According to an aspect, the present invention is directed to improve a method of controlling an air conditioner which supplies an air flow into a compartment or other region, the air conditioner comprising an air flow quantity control device and an air flow temperature control device, the method comprising the steps of detecting the quantity of heat necessary for adjusting the actual temperature of air in the compartment or other region to a desired value and to maintain it at the desired value, and controlling the air flow temperature control device in such manner that the air flow temperature is such as to enable the air flow at a desired air flow quantity to supply the necessary heat quantity, the necessary heat quantity and the air flow temperature being determined employing electric signals in the form of a first electric signal indicative of the actual air temperature in the compartment or other region and a second electric signal indicative of a desired air temperature in the compartment or other region.

The improvement of the method comprises the steps of;

detecting a first deviation between values of the preceding and following first electric signals at a predetermined time interval after lapse of a predetermined period of time from starting the air conditioner;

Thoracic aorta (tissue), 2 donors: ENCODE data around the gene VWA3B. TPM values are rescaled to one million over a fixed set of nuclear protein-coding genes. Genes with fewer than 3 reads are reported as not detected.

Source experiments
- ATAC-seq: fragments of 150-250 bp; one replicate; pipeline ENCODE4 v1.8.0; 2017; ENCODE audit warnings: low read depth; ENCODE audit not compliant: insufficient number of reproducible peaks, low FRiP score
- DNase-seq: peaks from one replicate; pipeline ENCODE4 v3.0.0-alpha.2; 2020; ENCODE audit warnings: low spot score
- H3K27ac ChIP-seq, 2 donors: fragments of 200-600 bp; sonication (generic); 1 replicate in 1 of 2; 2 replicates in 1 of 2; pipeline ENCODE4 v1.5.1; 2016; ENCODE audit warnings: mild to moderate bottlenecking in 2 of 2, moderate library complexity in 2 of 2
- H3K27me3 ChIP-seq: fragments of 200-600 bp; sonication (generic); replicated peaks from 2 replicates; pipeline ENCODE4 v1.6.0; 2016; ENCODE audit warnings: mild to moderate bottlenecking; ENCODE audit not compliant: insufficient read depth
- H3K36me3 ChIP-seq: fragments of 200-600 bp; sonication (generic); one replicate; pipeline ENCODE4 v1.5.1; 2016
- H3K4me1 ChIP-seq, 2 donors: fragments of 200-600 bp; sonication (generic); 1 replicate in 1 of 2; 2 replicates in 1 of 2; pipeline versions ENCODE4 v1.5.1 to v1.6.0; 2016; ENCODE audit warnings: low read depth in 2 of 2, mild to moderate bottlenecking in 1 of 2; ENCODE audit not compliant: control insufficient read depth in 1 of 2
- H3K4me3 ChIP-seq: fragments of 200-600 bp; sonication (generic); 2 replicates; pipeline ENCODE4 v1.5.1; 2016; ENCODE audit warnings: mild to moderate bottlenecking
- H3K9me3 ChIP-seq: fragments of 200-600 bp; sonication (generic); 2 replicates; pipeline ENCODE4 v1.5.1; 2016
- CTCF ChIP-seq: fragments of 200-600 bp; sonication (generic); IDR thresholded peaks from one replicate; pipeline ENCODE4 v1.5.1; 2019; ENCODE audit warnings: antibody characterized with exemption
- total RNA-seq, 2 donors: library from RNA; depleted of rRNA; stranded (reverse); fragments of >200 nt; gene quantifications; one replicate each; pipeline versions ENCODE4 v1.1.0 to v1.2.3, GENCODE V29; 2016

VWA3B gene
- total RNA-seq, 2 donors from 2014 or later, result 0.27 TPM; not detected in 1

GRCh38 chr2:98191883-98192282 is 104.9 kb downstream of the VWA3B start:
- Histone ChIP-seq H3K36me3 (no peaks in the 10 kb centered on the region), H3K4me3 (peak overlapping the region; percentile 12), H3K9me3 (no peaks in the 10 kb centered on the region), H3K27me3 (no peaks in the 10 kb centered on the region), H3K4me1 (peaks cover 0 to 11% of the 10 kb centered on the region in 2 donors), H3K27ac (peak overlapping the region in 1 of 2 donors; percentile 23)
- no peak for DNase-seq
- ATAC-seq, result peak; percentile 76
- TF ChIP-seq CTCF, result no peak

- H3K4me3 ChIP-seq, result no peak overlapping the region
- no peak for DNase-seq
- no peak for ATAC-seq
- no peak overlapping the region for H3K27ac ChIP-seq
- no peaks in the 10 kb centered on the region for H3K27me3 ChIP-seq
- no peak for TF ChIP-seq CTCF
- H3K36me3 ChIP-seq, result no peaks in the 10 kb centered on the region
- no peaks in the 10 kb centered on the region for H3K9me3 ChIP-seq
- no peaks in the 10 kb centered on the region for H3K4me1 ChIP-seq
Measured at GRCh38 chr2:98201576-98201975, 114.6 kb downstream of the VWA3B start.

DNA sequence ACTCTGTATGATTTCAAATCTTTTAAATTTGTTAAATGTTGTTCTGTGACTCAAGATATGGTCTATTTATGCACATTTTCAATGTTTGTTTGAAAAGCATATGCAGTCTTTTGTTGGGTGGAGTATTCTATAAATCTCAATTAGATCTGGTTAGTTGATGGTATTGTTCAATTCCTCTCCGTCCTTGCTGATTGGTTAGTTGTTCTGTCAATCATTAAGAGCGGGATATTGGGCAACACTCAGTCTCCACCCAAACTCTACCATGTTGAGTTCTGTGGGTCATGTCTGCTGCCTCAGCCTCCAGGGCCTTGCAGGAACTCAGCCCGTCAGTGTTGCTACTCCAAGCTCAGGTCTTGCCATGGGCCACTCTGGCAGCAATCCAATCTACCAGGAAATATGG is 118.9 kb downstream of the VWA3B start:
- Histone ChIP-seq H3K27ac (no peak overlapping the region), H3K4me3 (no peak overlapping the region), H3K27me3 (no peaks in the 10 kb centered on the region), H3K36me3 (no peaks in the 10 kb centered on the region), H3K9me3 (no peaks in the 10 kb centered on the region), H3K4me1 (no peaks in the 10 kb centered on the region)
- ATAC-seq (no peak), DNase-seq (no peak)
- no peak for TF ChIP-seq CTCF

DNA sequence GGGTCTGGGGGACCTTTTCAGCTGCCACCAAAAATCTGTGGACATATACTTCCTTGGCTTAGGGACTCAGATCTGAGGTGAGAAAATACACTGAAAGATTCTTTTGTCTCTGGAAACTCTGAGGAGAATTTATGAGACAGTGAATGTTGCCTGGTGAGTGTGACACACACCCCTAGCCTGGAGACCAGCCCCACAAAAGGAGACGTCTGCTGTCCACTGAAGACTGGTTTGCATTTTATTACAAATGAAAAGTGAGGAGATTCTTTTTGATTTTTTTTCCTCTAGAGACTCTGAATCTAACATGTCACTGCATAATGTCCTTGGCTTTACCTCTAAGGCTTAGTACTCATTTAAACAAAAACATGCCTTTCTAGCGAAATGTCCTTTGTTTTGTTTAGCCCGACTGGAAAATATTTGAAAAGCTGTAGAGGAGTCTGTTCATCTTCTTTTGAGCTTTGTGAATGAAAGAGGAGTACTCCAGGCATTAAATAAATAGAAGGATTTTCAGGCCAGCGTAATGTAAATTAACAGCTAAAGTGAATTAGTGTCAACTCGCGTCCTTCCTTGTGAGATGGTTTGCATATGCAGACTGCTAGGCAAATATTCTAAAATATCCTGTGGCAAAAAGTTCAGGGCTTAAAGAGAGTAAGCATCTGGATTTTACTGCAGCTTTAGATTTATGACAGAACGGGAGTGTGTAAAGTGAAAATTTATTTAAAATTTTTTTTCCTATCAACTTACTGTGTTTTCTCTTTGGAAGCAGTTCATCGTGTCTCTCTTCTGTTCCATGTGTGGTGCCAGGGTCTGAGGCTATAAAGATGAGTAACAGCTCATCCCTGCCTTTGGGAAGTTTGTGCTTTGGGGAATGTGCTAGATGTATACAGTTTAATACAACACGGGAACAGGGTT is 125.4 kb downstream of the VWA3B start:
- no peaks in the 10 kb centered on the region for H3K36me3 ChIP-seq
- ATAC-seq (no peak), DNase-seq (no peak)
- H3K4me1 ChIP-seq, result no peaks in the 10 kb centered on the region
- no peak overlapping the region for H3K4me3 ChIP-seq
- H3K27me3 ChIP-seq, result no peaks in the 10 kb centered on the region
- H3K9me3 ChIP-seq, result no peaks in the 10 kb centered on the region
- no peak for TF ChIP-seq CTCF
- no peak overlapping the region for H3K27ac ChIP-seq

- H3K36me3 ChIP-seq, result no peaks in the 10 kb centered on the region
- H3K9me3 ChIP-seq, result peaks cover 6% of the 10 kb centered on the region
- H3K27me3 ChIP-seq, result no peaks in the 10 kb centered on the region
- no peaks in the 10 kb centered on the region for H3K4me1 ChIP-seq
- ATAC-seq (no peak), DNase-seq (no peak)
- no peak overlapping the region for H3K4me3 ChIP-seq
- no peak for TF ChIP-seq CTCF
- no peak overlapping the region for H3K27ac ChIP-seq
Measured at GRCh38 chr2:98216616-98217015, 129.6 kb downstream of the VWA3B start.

detecting an expected value of the actual air temperature in relation to the first deviation, the expected value of the actual air temperature being obtained as a stable value under the control of the air flow temperature control device;

detecting a second deviation between the desired value and the expected value of the actual air temperature;

detecting a third deviation related to the second deviation when the second deviation is larger than a predetermined value; and

compensating the necessary heat quantity in accordance with the third deviation.